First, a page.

The kind of repair mechanism and the specific indels introduced after Cas9 or another PN have made a DSB depend on many factors. Cellular proteins required for each repair mechanism might not be available in certain cell cycle phases; NHEJ is active in all phases except for mitosis, while MMEJ is restricted to S and G2 phases. Moreover, NHEJ tends to occur within a few hours after DSB induction, whereas MMEJ takes place only after 1-3 days.
Availability of necessary cellular proteins might also depend on cell type and whether the cell is cancerous. This will influence the repair mechanism being used and thus the nature of the indels introduced. Additional factors such as characteristics of the gRNAs, chromatin structure at the target site, and the delivery method used can also affect the outcome of gene-editing experiments. To make things even more complicated, the overall outcome will also be quite different in individual cells of a sample.
“We need experiments to verify that a gRNA also behaves as predicted, but a good algorithm will give a first-hand selection criteria for avoiding ones that will not give the desired outcome”Eric Paul Bennett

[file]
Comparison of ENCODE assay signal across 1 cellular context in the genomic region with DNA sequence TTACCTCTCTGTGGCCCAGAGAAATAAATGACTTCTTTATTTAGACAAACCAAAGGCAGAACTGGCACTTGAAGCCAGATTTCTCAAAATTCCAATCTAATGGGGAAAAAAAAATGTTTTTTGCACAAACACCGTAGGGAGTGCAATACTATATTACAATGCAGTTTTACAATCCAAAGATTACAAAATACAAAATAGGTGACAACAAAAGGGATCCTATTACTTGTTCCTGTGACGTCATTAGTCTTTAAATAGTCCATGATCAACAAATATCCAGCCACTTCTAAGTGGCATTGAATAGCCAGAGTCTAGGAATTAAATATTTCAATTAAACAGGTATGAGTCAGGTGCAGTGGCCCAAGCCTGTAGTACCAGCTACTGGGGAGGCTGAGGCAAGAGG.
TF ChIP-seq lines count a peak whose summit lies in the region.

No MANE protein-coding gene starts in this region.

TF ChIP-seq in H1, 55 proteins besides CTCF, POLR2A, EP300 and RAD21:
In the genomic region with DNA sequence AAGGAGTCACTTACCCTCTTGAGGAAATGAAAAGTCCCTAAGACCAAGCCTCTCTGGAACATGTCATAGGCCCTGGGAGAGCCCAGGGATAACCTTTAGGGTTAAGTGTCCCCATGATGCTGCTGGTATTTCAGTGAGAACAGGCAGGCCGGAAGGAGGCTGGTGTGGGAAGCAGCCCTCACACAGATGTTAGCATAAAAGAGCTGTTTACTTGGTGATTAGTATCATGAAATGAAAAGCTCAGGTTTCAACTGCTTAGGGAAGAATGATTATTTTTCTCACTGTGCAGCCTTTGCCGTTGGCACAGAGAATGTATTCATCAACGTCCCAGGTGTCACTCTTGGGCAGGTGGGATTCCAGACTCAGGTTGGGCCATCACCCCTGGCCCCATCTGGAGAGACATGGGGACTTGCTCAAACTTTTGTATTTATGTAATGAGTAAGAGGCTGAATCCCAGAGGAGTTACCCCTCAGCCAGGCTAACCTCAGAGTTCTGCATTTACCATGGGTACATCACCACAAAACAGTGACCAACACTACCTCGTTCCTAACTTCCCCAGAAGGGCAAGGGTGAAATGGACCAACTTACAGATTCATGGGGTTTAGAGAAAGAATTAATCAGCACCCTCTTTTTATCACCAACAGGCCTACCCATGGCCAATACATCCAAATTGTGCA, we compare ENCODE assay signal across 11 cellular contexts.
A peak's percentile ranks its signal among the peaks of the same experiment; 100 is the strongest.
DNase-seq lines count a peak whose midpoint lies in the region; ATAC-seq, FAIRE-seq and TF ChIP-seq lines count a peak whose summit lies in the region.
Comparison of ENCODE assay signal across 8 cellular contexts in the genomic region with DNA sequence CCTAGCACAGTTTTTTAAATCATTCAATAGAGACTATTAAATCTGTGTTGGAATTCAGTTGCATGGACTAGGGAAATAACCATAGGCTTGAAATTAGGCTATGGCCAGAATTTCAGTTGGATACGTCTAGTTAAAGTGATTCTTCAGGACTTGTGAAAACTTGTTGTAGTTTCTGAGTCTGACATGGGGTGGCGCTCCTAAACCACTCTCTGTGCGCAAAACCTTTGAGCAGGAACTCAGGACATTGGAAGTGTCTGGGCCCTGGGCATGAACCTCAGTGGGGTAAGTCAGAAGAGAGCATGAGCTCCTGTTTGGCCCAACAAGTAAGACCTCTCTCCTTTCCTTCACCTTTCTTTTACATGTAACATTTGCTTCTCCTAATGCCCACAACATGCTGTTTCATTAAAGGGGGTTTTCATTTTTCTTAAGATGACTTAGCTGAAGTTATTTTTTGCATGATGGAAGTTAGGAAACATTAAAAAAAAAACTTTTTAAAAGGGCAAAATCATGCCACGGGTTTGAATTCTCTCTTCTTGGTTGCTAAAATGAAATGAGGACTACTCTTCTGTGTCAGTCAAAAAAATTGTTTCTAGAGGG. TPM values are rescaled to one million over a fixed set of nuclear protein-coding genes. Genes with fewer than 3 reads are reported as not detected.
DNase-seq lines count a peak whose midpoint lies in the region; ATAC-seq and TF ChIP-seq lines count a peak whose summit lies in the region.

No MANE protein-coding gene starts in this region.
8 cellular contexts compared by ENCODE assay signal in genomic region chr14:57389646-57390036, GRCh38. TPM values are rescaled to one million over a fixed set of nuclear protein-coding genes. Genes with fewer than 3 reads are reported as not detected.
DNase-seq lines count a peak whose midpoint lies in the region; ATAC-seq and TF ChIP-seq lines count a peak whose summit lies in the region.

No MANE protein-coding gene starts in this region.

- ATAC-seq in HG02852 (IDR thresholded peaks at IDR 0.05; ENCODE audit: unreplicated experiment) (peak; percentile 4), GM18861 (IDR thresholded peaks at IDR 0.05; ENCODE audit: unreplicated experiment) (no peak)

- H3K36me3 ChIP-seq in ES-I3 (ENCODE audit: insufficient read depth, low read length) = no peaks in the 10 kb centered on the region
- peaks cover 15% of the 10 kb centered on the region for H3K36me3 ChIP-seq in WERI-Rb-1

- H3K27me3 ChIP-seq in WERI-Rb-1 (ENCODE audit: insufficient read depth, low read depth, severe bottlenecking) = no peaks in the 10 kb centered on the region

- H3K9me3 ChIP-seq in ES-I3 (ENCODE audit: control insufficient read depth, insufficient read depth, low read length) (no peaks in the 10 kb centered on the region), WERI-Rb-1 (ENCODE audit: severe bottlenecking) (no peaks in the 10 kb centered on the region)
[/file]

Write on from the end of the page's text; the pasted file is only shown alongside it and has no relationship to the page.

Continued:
Research has shown that the relative frequencies of predominant indels for a given Cas9:gRNA pair are quite similar between replicate experiments performed in the same cell type and under the same conditions. However, it is still difficult to predict outcomes when experiments are performed under slightly different conditions. Attempts to build algorithms that predict indel formation from various gRNA designs are thus limited by the model experiment’s premise, e.g., delivery method, cell type, and target sites for the experimental gRNAs.
Accordingly, different prediction models have shown significant differences when compared side-by-side, and many gRNAs with a high predicted activity have been found in actual experiments to be inactive. Bennett says:
»We need experiments to verify that a gRNA also behaves as predicted, but a good algorithm will give a first-hand selection criterion for avoiding ones that will not give the desired outcome.«
No Indel Detection Method Fits All Purposes
Fortunately, researchers can choose from several methods to analyse the nature of the indels they have achieved. All methods use PCR to initially amplify the target site where indel formation has occurred, and subsequently, several methods can be employed to analyse the amplicon. The methods differ considerably in terms of effort required, time and cost effectiveness, and their resolution and sensitivity of indel detection.
Some methods will give you the sequences of the edited target sites and reveal the indels’ precise nature, while other techniques will only tell you if there has been some edit or not. Exactly what information is needed from an indel detection strategy depends on the purpose of the given experiment.